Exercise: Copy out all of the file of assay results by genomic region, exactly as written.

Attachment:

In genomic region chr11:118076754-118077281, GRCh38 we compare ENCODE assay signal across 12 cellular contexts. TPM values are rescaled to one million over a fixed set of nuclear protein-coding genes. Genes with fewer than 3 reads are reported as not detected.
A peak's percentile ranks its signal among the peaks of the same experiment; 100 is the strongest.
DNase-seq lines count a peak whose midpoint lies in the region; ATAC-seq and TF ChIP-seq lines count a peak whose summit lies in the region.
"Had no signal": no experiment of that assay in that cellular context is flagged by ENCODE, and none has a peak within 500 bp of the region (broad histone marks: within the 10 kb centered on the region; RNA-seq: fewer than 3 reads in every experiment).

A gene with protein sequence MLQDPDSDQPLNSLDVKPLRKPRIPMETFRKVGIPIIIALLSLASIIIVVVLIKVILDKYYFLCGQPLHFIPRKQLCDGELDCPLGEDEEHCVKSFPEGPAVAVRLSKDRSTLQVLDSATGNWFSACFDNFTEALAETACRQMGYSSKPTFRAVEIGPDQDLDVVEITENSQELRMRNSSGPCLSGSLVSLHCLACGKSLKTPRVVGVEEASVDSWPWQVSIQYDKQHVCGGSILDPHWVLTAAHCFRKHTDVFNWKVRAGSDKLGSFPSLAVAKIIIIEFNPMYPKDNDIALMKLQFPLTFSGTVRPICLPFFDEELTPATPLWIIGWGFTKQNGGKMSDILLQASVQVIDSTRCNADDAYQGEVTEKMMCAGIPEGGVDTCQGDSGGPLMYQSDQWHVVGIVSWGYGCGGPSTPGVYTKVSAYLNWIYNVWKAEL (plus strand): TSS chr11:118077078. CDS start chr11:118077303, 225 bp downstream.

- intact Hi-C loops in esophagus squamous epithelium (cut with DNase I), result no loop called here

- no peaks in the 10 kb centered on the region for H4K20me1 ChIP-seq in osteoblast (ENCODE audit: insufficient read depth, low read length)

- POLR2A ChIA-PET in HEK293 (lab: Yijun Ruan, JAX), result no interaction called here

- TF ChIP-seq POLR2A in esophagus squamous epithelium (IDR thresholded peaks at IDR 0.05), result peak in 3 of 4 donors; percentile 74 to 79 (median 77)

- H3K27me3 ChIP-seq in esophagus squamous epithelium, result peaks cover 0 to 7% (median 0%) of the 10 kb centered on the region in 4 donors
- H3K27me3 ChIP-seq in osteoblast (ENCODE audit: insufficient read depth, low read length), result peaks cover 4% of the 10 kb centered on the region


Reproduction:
In genomic region chr11:118076754-118077281, GRCh38 we compare ENCODE assay signal across 12 cellular contexts. TPM values are rescaled to one million over a fixed set of nuclear protein-coding genes. Genes with fewer than 3 reads are reported as not detected.
A peak's percentile ranks its signal among the peaks of the same experiment; 100 is the strongest.
DNase-seq lines count a peak whose midpoint lies in the region; ATAC-seq and TF ChIP-seq lines count a peak whose summit lies in the region.
"Had no signal": no experiment of that assay in that cellular context is flagged by ENCODE, and none has a peak within 500 bp of the region (broad histone marks: within the 10 kb centered on the region; RNA-seq: fewer than 3 reads in every experiment).

A gene with protein sequence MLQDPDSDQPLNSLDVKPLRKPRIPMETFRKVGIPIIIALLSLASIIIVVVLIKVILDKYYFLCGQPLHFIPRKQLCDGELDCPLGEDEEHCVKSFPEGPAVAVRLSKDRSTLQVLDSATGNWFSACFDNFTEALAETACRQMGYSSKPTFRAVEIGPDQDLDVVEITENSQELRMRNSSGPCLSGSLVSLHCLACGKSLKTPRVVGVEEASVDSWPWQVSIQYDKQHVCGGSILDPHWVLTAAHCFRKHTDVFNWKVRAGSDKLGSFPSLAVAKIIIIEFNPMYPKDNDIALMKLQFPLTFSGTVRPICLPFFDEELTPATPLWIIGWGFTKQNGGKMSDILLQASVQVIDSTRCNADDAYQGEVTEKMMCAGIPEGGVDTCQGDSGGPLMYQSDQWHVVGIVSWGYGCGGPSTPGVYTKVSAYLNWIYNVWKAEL (plus strand): TSS chr11:118077078. CDS start chr11:118077303, 225 bp downstream.

- intact Hi-C loops in esophagus squamous epithelium (cut with DNase I), result no loop called here

- no peaks in the 10 kb centered on the region for H4K20me1 ChIP-seq in osteoblast (ENCODE audit: insufficient read depth, low read length)

- POLR2A ChIA-PET in HEK293 (lab: Yijun Ruan, JAX), result no interaction called here

- TF ChIP-seq POLR2A in esophagus squamous epithelium (IDR thresholded peaks at IDR 0.05), result peak in 3 of 4 donors; percentile 74 to 79 (median 77)

- H3K27me3 ChIP-seq in esophagus squamous epithelium, result peaks cover 0 to 7% (median 0%) of the 10 kb centered on the region in 4 donors
- H3K27me3 ChIP-seq in osteoblast (ENCODE audit: insufficient read depth, low read length), result peaks cover 4% of the 10 kb centered on the region